ActivePaper Archive Connecting with karate - Chattanooga, 8/14/2003

Connecting with karate

Children with autism seem to thrive in karate classes

Staff photo by Sarah Bonvallet

With help from counselor Meghan Chismark, left, 9-year-old Miles Moore practices a punch against karate teacher Corey Green during a special-needs karate lesson at Sunshine Camp at the Chattanooga YMCA.

Staff Photo by Sarah Bonvallet

Karate instructor Corey Green demonstrates how to break a hold with 14-year-old Arthur Bradley during a lesson at Sunshine Camp at the Chattanooga YMCA.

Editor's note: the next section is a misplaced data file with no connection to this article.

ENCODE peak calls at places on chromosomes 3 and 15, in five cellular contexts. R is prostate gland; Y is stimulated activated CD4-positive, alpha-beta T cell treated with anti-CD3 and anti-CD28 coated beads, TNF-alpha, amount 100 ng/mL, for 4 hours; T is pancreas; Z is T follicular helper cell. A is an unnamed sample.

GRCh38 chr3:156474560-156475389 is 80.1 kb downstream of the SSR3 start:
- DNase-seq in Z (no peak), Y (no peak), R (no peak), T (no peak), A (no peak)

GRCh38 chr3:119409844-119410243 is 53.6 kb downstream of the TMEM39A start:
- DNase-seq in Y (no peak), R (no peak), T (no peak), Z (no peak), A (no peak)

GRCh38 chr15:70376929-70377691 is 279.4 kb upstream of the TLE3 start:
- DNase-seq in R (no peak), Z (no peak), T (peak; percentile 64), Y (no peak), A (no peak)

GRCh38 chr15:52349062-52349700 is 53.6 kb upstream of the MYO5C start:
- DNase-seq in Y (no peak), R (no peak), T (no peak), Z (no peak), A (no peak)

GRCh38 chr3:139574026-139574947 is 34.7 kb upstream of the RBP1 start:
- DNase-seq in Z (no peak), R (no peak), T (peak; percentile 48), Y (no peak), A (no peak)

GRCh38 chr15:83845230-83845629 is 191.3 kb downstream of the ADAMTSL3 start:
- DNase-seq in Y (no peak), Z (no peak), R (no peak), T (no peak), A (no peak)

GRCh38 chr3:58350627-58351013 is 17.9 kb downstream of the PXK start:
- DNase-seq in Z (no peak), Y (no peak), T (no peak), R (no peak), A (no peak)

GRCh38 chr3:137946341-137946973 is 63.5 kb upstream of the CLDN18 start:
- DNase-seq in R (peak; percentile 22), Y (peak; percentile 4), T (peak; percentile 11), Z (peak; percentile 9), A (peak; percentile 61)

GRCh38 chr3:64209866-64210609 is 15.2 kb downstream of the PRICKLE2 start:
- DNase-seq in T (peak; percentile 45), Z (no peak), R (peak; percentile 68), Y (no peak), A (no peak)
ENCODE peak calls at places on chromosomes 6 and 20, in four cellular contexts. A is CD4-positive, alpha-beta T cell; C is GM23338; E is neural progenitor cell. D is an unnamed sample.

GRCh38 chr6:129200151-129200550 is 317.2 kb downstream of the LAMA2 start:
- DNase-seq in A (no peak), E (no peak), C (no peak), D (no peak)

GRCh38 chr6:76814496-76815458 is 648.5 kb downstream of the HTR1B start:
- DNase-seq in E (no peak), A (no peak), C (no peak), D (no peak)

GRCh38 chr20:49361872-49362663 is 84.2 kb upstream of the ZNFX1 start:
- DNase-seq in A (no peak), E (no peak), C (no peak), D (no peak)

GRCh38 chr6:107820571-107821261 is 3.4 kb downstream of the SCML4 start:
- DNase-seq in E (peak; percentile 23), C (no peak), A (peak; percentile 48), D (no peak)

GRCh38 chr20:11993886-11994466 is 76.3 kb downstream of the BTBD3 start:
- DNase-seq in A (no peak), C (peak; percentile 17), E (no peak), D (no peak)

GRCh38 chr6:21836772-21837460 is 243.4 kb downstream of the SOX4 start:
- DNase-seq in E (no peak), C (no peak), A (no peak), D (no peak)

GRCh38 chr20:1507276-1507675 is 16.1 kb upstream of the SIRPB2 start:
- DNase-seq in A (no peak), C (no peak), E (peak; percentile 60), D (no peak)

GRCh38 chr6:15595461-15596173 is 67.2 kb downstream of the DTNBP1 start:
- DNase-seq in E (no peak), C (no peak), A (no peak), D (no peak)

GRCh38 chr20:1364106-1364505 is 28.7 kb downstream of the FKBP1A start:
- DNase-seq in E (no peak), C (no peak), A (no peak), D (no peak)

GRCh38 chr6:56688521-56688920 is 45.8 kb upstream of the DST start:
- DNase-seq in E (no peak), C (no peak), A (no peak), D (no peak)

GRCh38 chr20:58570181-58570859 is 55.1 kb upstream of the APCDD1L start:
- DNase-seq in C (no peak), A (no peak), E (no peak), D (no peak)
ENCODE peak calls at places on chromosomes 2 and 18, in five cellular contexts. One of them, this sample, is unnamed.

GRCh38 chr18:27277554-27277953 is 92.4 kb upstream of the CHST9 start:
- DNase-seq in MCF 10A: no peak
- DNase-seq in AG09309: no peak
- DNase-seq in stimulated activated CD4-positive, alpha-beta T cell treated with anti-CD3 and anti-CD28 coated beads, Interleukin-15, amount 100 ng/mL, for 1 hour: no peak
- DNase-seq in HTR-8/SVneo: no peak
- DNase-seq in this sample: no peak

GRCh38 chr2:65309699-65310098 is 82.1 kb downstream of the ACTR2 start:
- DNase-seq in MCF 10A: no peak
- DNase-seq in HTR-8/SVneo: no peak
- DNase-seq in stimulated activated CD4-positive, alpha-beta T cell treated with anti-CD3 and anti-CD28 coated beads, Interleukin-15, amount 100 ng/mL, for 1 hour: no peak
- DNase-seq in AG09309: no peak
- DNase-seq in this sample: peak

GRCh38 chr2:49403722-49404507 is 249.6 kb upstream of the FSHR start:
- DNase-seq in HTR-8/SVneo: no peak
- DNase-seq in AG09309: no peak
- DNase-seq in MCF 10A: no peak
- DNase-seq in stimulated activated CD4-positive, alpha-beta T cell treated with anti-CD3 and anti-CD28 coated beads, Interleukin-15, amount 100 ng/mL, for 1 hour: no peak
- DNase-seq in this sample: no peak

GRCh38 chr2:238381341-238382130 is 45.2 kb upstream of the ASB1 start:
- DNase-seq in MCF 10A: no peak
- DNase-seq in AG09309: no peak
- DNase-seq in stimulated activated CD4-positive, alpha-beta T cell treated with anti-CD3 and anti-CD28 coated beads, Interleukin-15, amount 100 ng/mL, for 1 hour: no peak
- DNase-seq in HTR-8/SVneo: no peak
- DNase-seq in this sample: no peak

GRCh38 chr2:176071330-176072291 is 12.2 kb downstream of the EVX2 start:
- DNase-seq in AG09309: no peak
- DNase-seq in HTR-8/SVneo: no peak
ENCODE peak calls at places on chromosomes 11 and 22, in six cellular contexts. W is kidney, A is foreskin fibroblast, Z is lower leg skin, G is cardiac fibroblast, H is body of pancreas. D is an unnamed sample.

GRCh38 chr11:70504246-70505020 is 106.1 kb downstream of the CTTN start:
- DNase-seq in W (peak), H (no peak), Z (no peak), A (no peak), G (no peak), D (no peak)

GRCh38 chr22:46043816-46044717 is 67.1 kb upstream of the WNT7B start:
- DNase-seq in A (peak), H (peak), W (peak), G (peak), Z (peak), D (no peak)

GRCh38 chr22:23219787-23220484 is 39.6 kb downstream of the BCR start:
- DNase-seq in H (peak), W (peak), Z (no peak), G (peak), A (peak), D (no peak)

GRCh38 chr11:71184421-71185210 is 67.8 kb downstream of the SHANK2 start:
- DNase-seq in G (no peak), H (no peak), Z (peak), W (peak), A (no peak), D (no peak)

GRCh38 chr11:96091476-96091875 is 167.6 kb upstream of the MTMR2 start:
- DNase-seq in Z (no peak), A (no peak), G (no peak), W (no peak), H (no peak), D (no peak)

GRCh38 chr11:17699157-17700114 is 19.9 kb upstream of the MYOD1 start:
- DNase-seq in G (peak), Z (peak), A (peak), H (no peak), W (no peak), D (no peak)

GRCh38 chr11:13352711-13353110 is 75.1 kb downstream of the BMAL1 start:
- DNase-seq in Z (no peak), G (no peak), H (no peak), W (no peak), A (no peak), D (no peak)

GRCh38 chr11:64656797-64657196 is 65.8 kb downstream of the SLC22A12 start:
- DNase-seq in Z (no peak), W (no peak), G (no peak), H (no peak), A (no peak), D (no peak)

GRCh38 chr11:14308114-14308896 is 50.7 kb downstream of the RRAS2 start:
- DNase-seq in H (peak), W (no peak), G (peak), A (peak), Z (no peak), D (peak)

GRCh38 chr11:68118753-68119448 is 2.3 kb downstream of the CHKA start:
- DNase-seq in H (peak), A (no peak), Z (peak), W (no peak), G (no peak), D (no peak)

Ayear ago, Stefan "Stevie" Allen, an 8-yearold autistic child, threw things when he felt defeated. Now he does karate instead. "If he gets frustrated he will go in another room and practice," said his mother, Stephanie Sherard. "He’s been using these things to calm himself." Karate can be therapy for children with autism, said Corey Green, 25, who teaches special-needs children at the YMCA of Metropolitan Chattanooga’s downtown branch. "I don’t know why, but it’s really good for them," Mr. Green said. Autism is one of the most common developmental disorders, said Phillip Deal, president of the 100-member local chapter of Families for Early Autism Treatment. Many children with autism struggle with big muscle movements, communication skills and selfesteem, he added. Some have behavior problems because of their heightened frustrations, he said. Karate helps these children because it uses big muscles, builds self-esteem and provides structure and discipline, Mr. Deal said. Group activities are usually fun for any child, he added. "A ctivities like karate and soccer give kids with autism a chance to be with other kids," he said. "A nd obviously something ... they can be successful in can make them feel good about themselves." Just being in a class, doing things children like to do, is good for autistic children, Mr. Green agreed. "Kids need to feel accepted; they need to do things other kids do," he said. A generation ago, 90 percent of people with autism were institutionalized, according to experts. Today, children are being helped at an early age, which builds skills needed for more independent, active living, Mr. Green added. Chattanooga has seen more recreational opportunities for special-needs kids in the past few years, said Lisa Moore, director of education and outreach at Siskin Children’s Institute. With the help of the Siskin Institute, the YMCA began mainstreaming special-needs children at its day camps last year, she said. The city’s recreational centers now offer several programs such as wheelchair tennis. Parent activism drove these changes, the experts said. "Parents are being pro-active," Ms. Moore said. "They are making these things happen for these kids." Since he opened his first karate school in Alaska in 1996, Mr. Green said he has worked with kids with autism, hyperactivity, Down syndrome and other problems. "I started getting ADD, ADHD (hyperactive) students," he said. "It was neat." Mr. Green said he learned over the years to keep his classes small —usually five to eight children. The classes are also short, he said. Sometimes the children’s attention spans last no longer than 15 or 20 minutes. He said he adapts his program to each child and prepares for almost anything to happen. At a recent lesson, for example, a girl jumped onto his chest, threw her arms around him, then jumped away. "I’m like, OK, that’s hug No. 1 out of three (she gives in every class)," Mr. Green said. "It’s her way of showing affection." Stevie cried as he leaned and stretched. After a few minutes in class, he quieted down. Just as karate helps many types of people feel more confident and independent, specialneeds kids use their training to gain control of their world, Ms. Sherard said. "(Stevie) is learning he can handle a situation," she said. "He doesn’t always have to look to me." Melanie Fewell, whose 6-yearold son, Cullen, takes the class, said he liked it. "He has progressed so much just being in a class around his peers," she said. "He likes this a lot." Best of all, the children seem to have fun. Andrew Tindal, 6, smiled as he tried to touch his toes to his nose. Later, he hugged his mother. "I just like it," he said. E-mail Kathy Gilbert at